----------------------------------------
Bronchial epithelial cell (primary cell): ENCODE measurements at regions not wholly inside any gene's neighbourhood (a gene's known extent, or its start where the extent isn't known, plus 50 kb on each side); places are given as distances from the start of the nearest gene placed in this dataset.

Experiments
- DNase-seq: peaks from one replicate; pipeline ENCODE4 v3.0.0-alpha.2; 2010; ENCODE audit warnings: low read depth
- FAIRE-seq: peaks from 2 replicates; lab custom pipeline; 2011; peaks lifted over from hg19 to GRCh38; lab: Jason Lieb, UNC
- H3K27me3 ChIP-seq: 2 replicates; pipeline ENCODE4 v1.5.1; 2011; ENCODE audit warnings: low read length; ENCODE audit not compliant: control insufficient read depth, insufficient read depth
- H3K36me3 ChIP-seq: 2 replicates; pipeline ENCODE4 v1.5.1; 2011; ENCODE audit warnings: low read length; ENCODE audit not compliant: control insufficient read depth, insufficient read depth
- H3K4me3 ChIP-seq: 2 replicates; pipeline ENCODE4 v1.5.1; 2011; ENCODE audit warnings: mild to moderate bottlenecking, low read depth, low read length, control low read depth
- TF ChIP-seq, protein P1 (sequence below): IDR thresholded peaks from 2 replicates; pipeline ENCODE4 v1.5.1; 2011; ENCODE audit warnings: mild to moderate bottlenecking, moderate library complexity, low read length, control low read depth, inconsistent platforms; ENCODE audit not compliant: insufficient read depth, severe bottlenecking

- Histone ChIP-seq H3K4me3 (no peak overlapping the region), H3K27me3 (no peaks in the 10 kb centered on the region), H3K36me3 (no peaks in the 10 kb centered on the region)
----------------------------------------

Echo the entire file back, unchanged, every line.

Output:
Bronchial epithelial cell (primary cell): ENCODE measurements at regions not wholly inside any gene's neighbourhood (a gene's known extent, or its start where the extent isn't known, plus 50 kb on each side); places are given as distances from the start of the nearest gene placed in this dataset.

Experiments
- DNase-seq: peaks from one replicate; pipeline ENCODE4 v3.0.0-alpha.2; 2010; ENCODE audit warnings: low read depth
- FAIRE-seq: peaks from 2 replicates; lab custom pipeline; 2011; peaks lifted over from hg19 to GRCh38; lab: Jason Lieb, UNC
- H3K27me3 ChIP-seq: 2 replicates; pipeline ENCODE4 v1.5.1; 2011; ENCODE audit warnings: low read length; ENCODE audit not compliant: control insufficient read depth, insufficient read depth
- H3K36me3 ChIP-seq: 2 replicates; pipeline ENCODE4 v1.5.1; 2011; ENCODE audit warnings: low read length; ENCODE audit not compliant: control insufficient read depth, insufficient read depth
- H3K4me3 ChIP-seq: 2 replicates; pipeline ENCODE4 v1.5.1; 2011; ENCODE audit warnings: mild to moderate bottlenecking, low read depth, low read length, control low read depth
- TF ChIP-seq, protein P1 (sequence below): IDR thresholded peaks from 2 replicates; pipeline ENCODE4 v1.5.1; 2011; ENCODE audit warnings: mild to moderate bottlenecking, moderate library complexity, low read length, control low read depth, inconsistent platforms; ENCODE audit not compliant: insufficient read depth, severe bottlenecking

- Histone ChIP-seq H3K4me3 (no peak overlapping the region), H3K27me3 (no peaks in the 10 kb centered on the region), H3K36me3 (no peaks in the 10 kb centered on the region)